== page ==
Afghan refugees returning in record numbers, UNHCR reports
More than 80,000 Afghans have returned home from Pakistan over the past three weeks – a figure higher than the annual average over the past decade, according to the United Nations High Commissioner for Refugees (UNHCR), which had launched a repatriation assistance programme earlier this month.
Hailing this development, UNHCR spokesman Ron Redmond said it “signifies a real vote of confidence by Afghans in the future of their country, and we're extremely pleased that we're able to provide some help to those who – despite the enormous challenges they will face – have made the difficult choice to go home.”
At the same time, he voiced concerns that funding would not keep pace with needs. “The enormous – and unexpected – popularity of this programme in just three short weeks also signals the pressing need for continued high levels of international donor support,” he told reporters in Geneva.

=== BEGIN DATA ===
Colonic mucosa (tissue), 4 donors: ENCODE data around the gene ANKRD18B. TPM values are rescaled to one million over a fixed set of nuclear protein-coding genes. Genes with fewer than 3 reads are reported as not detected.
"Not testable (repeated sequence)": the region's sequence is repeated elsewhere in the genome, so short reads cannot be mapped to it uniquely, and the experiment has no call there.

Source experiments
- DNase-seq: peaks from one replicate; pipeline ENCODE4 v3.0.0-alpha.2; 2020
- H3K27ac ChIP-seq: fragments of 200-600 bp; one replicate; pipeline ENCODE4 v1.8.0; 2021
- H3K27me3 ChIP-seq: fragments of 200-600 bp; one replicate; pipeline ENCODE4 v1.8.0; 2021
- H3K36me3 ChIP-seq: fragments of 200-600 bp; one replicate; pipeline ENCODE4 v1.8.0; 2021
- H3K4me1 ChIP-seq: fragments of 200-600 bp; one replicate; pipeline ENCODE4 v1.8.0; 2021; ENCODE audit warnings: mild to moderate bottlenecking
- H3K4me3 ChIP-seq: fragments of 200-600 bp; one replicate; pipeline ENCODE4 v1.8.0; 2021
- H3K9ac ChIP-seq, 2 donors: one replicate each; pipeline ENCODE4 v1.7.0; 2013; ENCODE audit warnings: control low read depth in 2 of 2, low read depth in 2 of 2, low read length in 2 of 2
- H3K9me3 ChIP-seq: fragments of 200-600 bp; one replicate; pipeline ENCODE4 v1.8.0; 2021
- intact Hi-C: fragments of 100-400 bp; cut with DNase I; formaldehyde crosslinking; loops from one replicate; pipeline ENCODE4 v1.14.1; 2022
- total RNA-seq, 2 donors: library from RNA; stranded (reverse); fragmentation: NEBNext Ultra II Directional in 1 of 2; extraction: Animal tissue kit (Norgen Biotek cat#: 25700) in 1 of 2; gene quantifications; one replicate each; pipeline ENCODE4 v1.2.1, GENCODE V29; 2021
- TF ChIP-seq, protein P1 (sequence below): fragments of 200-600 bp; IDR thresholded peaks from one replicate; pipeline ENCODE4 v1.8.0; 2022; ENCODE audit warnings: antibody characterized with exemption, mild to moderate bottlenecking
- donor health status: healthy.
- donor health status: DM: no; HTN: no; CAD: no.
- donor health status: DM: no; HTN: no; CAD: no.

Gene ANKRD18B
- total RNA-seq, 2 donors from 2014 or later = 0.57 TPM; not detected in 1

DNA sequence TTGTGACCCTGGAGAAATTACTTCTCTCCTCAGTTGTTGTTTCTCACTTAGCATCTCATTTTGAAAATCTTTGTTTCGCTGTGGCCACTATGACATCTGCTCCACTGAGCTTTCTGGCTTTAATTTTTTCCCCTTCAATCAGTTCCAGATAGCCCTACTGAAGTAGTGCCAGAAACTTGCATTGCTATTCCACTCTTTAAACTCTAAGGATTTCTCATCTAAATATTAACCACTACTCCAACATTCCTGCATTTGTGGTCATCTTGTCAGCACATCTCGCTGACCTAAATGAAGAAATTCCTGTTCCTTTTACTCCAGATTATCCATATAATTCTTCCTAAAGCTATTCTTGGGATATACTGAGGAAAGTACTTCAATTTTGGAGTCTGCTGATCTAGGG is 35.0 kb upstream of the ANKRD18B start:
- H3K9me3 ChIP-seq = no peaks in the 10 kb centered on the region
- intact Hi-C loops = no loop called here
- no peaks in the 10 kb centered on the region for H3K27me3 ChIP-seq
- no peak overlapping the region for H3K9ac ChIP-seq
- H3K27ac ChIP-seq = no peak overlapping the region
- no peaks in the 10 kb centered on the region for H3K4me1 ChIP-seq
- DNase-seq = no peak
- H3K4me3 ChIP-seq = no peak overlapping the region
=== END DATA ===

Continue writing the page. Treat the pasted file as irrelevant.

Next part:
As temperatures heat up with the arrival of spring, the agency anticipates an even larger flow of returns. “We will likely be seeing hundreds of thousands more Afghans choosing to go home to rebuild their lives,” Mr. Redmond noted. “We need to have everything in place to help them make that new start and to ensure that their return is sustainable.”
Overall, UNHCR predicts that 1.2 million Afghans will go back to their homes this year, and its $271 million programme to help the returnees has received less than half of the funding needed so far. “We still have a shortfall of $152 million,” said the spokesman. “Since the vast majority of returnees are expected to go home between now and October, we urge donors to come forward with their contributions now.”